The Skan­dia Navi­ga­tor3  was a very early approach to factor­ing social eco-systems. Skan­dia is a Swedish finan­cial service provider and insur­ance compa­ny. As early as in 1994, the Navi­ga­tor was devel­oped as a system for eval­u­at­ing the intel­lec­tu­al ’capi­tal’ of an enter­prise. It only takes into account employed staff. And yet, from the very begin­ning, it featured a number of para­me­ters of a person­nel-orient­ed sustain­abil­i­ty concept. The Navi­ga­tor allows for the deter­mi­na­tion of an enterprise’s abil­i­ty to strate­gi­cal­ly renew itself, to see and under­stand oppor­tu­ni­ties, and to preserve its compet­i­tive­ness in a sustain­able way.

Fash­ion compa­ny Ever­lane is a more recent exam­ple: They do not only routine­ly check their own measures but also the work­ing coni­di­tions, salaries and train­ings their suppli­ers offer. The Hilton Hotel corpo­ra­tion chose a very uncon­ven­tion­al approach by specif­i­cal­ly search­ing and employ­ing indi­vid­u­als who had fled the pandem­ic as well as refugees affect­ed by human trafficking.

A Holis­tic Model for Your Social Ecosystem

The Human Capi­tal Trend Report outlines a three-step solu­tion for enter­pris­es to secure and increase sustain­abil­i­ty in their social eco-system:

  1. Good, Sincere Communication
    Exec­u­tives and also middle manage­ment should commu­ni­cate sustain­abil­i­ty goals and measures in a consol­i­dat­ed way, both inter­nal­ly and exter­nal­ly. This includes a sincere progress report. Anoth­er recom­men­da­tion is to provide train­ings on rele­vant sustain­abil­i­ty topics for your staff as well as to moder­ate change manage­ment with sensi­tiv­i­ty when new tech­nolo­gies and proce­dures are intro­duced for the sake of better sustainability.
  2. All-Stake­hold­er Collaboration
    For the second step, Deloitte recom­mend to build on a coop­er­a­tive basis: New sustain­abil­i­ty strate­gies are better devel­oped in close collab­o­ra­tion with as many stake­hold­ers in your social ecosys­tem as possi­ble, from outside the enter­prise. Topics can range from ecolog­i­cal aspects to social programs, or health, safe­ty, the staff’s well-being at the work­place, or New Work models (remote work, etc).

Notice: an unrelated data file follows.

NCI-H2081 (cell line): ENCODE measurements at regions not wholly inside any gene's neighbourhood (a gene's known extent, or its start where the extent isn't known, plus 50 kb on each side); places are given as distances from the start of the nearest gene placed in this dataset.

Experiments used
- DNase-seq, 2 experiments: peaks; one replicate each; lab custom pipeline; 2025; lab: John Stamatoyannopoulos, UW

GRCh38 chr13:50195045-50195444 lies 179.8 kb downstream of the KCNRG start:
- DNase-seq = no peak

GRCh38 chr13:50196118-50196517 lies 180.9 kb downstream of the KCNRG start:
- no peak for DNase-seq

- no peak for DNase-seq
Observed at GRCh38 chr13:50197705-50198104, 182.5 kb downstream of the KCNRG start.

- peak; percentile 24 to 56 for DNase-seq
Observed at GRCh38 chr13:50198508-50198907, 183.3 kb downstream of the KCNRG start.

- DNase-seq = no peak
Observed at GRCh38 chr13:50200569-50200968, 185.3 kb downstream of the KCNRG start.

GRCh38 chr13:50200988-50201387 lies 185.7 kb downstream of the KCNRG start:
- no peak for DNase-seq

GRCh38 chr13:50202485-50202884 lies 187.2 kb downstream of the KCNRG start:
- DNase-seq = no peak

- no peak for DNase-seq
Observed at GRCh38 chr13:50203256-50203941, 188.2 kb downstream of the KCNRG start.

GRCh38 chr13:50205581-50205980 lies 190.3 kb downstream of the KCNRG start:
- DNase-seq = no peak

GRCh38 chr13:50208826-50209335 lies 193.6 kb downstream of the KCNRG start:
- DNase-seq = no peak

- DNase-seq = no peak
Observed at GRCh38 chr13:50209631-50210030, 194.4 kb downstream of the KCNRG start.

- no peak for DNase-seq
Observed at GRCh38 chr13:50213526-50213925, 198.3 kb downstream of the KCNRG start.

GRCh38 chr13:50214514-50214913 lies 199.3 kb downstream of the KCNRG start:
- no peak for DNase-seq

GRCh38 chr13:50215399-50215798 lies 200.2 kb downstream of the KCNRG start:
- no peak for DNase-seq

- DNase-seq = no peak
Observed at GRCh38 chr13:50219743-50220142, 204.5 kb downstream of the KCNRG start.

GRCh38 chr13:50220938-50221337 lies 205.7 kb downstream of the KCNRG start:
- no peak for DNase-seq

3. Prospec­tive Planning
    Addi­tion­al­ly, Deloitte recom­m­mend you have a future-proof HR strat­e­gy: Train­ing your employ­ees as early as possi­ble before antic­i­pat­ed changes occur. Newly-employed staff members ideal­ly already possess the required skills and abil­i­ties when you hire them. And, final­ly, emer­gency programs can help to prepare for and prompt­ly respond to unfore­see­able developments.

All this sounds like a lot of effort, but it is worth it: Accord­ing to Deloitte, enter­pris­es with a holis­tic sustain­abil­i­ty strat­e­gy are much more like­ly to be success­ful with regard to their employ­ees and busi­ness results.


1 from ESG for envi­ron­men­tal, social, gover­nance – areas in which enter­pris­es are to achieve the 17 sustain­abil­i­ty goals as agreed by the Unit­ed Nations in 2015.

2 New funda­men­tals for a bound­ary­less world – 2023 Glob­al Human Capi­tal Trends Report: down­load

3 A tool simi­lar to the Balanced Score­card (BSC) for the eval­u­a­tion and manage­ment of intel­lec­tu­al capi­tal: read more – the author’s person­al market experience